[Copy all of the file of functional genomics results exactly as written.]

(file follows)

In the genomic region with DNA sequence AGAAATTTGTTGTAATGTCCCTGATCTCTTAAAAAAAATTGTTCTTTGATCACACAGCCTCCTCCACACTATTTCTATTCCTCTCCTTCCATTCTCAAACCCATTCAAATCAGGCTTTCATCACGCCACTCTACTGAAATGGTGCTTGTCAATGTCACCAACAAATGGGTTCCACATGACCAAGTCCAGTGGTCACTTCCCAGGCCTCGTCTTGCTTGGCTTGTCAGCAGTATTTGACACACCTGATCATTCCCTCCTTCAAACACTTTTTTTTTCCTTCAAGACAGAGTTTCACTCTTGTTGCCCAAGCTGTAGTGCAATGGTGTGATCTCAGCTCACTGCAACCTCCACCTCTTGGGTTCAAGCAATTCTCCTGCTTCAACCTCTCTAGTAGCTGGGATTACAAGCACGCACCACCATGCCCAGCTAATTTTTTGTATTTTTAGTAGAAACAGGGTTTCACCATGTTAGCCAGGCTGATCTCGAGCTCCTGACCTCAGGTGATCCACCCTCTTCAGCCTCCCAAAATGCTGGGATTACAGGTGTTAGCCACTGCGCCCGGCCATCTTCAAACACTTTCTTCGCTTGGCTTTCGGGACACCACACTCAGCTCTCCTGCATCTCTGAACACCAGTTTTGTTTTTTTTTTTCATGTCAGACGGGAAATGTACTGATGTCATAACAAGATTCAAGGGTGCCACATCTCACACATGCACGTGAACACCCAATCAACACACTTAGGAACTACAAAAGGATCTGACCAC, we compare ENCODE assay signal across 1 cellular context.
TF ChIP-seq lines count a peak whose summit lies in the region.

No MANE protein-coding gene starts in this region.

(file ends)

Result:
In the genomic region with DNA sequence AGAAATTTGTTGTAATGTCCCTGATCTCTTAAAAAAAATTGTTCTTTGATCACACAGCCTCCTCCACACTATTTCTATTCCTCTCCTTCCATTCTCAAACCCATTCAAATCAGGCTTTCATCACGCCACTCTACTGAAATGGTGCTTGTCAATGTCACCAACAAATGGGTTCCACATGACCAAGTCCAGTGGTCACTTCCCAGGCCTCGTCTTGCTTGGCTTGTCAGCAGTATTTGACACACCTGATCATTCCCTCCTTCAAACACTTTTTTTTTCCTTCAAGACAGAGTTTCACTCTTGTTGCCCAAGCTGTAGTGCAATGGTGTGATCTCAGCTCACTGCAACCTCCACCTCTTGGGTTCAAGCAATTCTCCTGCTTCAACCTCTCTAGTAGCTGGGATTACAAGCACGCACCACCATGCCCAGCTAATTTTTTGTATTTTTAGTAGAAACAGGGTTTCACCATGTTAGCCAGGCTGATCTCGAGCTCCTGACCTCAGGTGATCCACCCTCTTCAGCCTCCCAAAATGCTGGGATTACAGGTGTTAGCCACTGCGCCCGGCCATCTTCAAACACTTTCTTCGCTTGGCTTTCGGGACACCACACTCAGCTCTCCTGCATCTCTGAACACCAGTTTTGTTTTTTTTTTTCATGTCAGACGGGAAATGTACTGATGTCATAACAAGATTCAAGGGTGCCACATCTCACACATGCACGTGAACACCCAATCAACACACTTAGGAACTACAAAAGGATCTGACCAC, we compare ENCODE assay signal across 1 cellular context.
TF ChIP-seq lines count a peak whose summit lies in the region.

No MANE protein-coding gene starts in this region.